8. ⚡ Save energy. Switch things off when you are not using them, turn off lights, put on a sweater at home before you crank the heat up. This is not only good for the environment but good for your bank balance too. Using less energy saves the planet and makes your bills lower. And if you have any influence on picking the electricity supplier where you live, see if you can switch to a plan that relies solely on renewable energy sources.
9. 🥕 Eat less or no meat, and reduce dairy consumption. Eating meat is not just bad for the animals (obviously), it’s also bad for the environment. 14.5% of the world’s greenhouse gases are emitted from the meat and dairy industry. Having vegetarian food a few days a week is not only good for the environment, but it is also good for your wallet and your health. If you are buying meat and dairy, buying local and/or organic produce will mean a lower carbon footprint.
10. 🧺 Buy locally produced foods. This can be a difficult one depending on where you live. Try to find out if there are any farm shops near you and keep an eye out for local produce when you are in the shops. Perhaps there’s a regular farmer’s market that you can go to.
11. 🚶 Walk or cycle more. Student accommodation is usually within walking or cycling distance of the university. Walking or cycling are great ways to get from A to B. You will also be getting your daily exercise in and saving money. Listening to music or an audiobook can make the walk seem even quicker!
12. 🚌 Use public transport. If it is not feasible to walk or cycle (or the weather is too bad) using public transport is a cheaper and easier option than driving. Keeping and running a car is hugely expensive, and cars are an awful burden on the environment. You also have to worry about finding a parking space. None of these things are an issue if you choose public transport.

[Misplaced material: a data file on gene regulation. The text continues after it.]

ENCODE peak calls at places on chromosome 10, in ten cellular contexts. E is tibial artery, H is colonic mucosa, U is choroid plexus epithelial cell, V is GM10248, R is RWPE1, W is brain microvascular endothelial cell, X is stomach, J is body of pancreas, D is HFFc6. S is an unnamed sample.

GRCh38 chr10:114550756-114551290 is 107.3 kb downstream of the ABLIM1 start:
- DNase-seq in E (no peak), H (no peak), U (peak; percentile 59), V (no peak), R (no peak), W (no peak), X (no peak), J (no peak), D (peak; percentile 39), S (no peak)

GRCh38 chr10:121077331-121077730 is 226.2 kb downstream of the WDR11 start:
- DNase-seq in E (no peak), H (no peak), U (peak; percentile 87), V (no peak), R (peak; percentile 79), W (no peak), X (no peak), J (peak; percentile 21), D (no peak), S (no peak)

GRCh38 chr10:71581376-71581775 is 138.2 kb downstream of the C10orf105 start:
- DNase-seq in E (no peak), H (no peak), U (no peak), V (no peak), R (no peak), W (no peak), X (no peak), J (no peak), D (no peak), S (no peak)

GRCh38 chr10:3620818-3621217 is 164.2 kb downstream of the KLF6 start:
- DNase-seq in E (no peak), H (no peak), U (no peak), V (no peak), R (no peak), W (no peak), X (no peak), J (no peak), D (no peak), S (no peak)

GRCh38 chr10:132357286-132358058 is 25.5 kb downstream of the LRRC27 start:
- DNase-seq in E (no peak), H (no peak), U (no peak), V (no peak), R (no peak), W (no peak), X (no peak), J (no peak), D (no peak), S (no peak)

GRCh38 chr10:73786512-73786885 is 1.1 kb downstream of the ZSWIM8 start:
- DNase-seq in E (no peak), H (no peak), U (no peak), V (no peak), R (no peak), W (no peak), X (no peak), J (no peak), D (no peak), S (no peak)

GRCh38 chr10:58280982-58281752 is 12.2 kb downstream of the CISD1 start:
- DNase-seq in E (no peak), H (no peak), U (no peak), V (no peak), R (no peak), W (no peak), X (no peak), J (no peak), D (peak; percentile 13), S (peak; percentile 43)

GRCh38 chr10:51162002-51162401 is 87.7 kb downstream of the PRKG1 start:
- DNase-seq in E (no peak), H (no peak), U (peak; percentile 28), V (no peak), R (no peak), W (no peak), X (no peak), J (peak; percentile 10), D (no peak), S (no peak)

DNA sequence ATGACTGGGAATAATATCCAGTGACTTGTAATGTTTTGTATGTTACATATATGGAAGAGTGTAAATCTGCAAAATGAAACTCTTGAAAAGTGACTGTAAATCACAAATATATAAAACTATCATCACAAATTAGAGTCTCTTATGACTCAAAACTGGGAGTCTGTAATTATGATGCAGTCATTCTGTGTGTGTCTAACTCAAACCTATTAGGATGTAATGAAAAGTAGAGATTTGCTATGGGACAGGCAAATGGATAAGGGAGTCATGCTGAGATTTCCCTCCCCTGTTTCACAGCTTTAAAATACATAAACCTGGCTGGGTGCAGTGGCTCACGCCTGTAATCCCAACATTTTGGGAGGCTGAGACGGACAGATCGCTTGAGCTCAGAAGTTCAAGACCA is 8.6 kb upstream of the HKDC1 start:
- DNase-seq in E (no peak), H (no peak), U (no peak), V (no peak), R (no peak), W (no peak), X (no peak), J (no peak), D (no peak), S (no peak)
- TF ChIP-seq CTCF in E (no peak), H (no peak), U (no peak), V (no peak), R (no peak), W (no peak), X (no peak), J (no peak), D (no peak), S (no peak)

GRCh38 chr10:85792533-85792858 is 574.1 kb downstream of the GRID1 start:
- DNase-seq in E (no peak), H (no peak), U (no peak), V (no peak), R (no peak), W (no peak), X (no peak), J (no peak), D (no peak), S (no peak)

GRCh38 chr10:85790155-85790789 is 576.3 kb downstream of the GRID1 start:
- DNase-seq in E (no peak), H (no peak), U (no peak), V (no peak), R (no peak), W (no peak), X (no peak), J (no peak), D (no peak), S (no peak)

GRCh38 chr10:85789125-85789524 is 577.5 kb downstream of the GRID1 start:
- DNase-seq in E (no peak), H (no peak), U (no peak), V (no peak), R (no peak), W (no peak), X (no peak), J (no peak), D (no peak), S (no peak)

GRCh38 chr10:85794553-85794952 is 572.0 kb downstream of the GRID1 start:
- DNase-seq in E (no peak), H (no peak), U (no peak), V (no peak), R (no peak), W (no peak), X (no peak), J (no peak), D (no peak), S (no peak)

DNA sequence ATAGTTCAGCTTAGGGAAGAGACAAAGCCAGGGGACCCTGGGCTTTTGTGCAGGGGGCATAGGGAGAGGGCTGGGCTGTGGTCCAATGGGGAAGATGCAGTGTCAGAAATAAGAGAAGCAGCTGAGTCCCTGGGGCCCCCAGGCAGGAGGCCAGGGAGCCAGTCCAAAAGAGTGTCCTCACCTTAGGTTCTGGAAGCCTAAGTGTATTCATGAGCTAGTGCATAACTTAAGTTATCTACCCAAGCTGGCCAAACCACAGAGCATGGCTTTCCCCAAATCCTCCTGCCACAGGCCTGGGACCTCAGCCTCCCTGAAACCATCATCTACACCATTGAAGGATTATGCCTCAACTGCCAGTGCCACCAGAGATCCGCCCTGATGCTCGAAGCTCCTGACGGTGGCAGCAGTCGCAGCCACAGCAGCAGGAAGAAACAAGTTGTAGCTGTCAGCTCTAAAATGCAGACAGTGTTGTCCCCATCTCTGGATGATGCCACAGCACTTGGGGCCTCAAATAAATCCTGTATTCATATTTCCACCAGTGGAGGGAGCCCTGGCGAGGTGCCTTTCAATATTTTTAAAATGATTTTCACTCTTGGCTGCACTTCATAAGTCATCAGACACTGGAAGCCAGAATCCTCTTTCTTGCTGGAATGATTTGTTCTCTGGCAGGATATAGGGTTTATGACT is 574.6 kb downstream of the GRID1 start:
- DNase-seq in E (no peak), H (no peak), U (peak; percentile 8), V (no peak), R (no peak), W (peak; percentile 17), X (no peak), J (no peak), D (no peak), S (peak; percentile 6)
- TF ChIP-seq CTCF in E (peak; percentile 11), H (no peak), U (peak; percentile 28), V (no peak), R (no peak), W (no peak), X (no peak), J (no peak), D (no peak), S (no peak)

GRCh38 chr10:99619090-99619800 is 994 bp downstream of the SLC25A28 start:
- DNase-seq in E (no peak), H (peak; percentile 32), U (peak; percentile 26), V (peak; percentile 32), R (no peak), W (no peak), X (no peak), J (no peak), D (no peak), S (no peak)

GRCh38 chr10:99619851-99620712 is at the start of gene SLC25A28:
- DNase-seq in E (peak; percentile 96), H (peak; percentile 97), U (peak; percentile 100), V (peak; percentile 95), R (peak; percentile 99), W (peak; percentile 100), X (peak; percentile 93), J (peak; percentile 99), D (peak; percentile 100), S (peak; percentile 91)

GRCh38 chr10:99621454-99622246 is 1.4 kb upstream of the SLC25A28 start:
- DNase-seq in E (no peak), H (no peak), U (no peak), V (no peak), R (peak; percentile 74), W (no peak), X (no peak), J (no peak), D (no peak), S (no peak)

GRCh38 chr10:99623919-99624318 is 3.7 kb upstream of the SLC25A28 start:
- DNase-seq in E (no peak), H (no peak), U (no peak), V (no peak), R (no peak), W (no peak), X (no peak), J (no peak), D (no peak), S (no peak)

13. 🧑🤝🧑 Share. There are lots of things we use everyday that we can share with our friends or housemates. Items such as textbooks, hairdryers, irons, printers, etc. Lots of things can be shared between several people. It saves money, reduces waste, and also makes your life easier if you’re moving – you don’t have all these extra things to be carrying around.
14. 🧵 Get creative. Learn how to cook, how to sew, how to make things. Being creative is a great thing to learn and helps you make the most out of the materials and resources you have.
15. 🏛️ Petition your university to take action. As a student, you are the next generation of game-changers in the world. Start now by petitioning your university to become more environmentally friendly. Simple acts such as asking your university canteen to have meat-free days; asking coffee shops to encourage users to have their own reusable mugs (or at least not always giving people plastic lids); having recycle bins available around campus. There are lots of ways you can help your university improve their carbon footprint.
So, you’re putting in all this effort - but is your university? Many universities now have green action plans in place to help make them more energy-efficient and environmentally friendly. Check your university’s website to find out what steps they are taking. Many universities have already invested in energy-efficient lighting and electronics; they provide lecture notes in digital form to save paper; and many other activities to reduce their impact on the environment.
A simple walk around your campus should reveal the many, everyday ways that your university is fighting climate change and promoting sustainability. Are there recycling facilities? Does the canteen use reusable plates and cutlery? Most importantly, does your university promote a green and responsible message? Do they listen when you ask for change? Universities are creating the leaders of tomorrow – that’s you! – so don’t be afraid to speak up if you see an opportunity for improvement.
If sustainability and climate change are passions of yours, then why not turn them into your degree!
There are lots of subjects that you can study that will get you ready for a career in sustainability. Just a few examples:
But there are many other options, too. Universities have been adapting the curricula of many other subjects. Sustainability as a topic has become important enough to be included as a key theme into modules across all subjects. Make a wise choice – and do your part!19113 Programmes in Europe